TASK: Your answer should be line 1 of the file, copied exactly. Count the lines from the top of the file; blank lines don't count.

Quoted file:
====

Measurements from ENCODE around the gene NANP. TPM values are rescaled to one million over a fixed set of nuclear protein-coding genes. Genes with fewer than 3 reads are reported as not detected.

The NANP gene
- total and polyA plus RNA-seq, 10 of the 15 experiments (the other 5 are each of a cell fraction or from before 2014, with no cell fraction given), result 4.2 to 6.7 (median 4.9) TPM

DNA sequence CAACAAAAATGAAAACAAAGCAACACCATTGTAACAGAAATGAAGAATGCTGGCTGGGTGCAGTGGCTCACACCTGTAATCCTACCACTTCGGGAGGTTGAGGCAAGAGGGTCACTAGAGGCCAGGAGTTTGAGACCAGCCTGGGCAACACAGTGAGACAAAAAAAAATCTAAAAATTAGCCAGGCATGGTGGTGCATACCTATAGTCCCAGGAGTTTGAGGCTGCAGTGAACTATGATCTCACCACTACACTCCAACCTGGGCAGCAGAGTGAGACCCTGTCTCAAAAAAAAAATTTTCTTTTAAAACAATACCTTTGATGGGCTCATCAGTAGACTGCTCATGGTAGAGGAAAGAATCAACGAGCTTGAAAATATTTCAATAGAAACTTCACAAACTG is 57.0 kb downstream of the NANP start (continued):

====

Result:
Measurements from ENCODE around the gene NANP. TPM values are rescaled to one million over a fixed set of nuclear protein-coding genes. Genes with fewer than 3 reads are reported as not detected.